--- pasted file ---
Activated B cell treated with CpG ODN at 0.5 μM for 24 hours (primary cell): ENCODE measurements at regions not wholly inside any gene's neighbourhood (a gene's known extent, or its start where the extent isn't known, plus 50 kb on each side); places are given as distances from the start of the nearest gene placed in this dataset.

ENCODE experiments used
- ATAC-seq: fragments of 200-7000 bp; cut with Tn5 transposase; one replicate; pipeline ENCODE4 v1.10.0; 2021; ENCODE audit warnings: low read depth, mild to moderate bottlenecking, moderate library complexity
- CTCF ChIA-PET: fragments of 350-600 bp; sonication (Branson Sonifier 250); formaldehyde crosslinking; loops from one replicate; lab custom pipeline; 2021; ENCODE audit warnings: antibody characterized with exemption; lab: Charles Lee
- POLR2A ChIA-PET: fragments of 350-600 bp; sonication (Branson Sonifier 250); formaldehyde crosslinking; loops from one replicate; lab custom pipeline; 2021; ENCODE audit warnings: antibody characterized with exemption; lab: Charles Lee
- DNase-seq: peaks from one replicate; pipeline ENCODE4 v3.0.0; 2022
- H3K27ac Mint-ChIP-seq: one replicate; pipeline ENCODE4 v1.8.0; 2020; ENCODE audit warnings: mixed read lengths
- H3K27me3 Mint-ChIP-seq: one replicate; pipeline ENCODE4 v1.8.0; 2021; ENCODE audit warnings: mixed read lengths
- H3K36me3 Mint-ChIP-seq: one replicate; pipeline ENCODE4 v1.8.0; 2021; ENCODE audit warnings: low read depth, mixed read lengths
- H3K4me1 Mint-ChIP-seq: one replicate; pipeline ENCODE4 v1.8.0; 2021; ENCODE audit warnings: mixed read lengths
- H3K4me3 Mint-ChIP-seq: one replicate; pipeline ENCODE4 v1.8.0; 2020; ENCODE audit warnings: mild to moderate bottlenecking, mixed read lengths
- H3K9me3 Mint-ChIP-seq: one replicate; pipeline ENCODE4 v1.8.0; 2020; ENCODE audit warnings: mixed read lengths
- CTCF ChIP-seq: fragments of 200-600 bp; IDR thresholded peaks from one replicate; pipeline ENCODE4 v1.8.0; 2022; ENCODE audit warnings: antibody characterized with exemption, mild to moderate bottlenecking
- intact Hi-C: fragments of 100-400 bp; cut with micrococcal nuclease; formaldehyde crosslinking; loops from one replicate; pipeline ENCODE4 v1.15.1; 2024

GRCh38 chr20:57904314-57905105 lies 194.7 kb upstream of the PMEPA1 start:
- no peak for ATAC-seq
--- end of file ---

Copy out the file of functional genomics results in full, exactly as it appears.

Activated B cell treated with CpG ODN at 0.5 μM for 24 hours (primary cell): ENCODE measurements at regions not wholly inside any gene's neighbourhood (a gene's known extent, or its start where the extent isn't known, plus 50 kb on each side); places are given as distances from the start of the nearest gene placed in this dataset.

ENCODE experiments used
- ATAC-seq: fragments of 200-7000 bp; cut with Tn5 transposase; one replicate; pipeline ENCODE4 v1.10.0; 2021; ENCODE audit warnings: low read depth, mild to moderate bottlenecking, moderate library complexity
- CTCF ChIA-PET: fragments of 350-600 bp; sonication (Branson Sonifier 250); formaldehyde crosslinking; loops from one replicate; lab custom pipeline; 2021; ENCODE audit warnings: antibody characterized with exemption; lab: Charles Lee
- POLR2A ChIA-PET: fragments of 350-600 bp; sonication (Branson Sonifier 250); formaldehyde crosslinking; loops from one replicate; lab custom pipeline; 2021; ENCODE audit warnings: antibody characterized with exemption; lab: Charles Lee
- DNase-seq: peaks from one replicate; pipeline ENCODE4 v3.0.0; 2022
- H3K27ac Mint-ChIP-seq: one replicate; pipeline ENCODE4 v1.8.0; 2020; ENCODE audit warnings: mixed read lengths
- H3K27me3 Mint-ChIP-seq: one replicate; pipeline ENCODE4 v1.8.0; 2021; ENCODE audit warnings: mixed read lengths
- H3K36me3 Mint-ChIP-seq: one replicate; pipeline ENCODE4 v1.8.0; 2021; ENCODE audit warnings: low read depth, mixed read lengths
- H3K4me1 Mint-ChIP-seq: one replicate; pipeline ENCODE4 v1.8.0; 2021; ENCODE audit warnings: mixed read lengths
- H3K4me3 Mint-ChIP-seq: one replicate; pipeline ENCODE4 v1.8.0; 2020; ENCODE audit warnings: mild to moderate bottlenecking, mixed read lengths
- H3K9me3 Mint-ChIP-seq: one replicate; pipeline ENCODE4 v1.8.0; 2020; ENCODE audit warnings: mixed read lengths
- CTCF ChIP-seq: fragments of 200-600 bp; IDR thresholded peaks from one replicate; pipeline ENCODE4 v1.8.0; 2022; ENCODE audit warnings: antibody characterized with exemption, mild to moderate bottlenecking
- intact Hi-C: fragments of 100-400 bp; cut with micrococcal nuclease; formaldehyde crosslinking; loops from one replicate; pipeline ENCODE4 v1.15.1; 2024

GRCh38 chr20:57904314-57905105 lies 194.7 kb upstream of the PMEPA1 start:
- no peak for ATAC-seq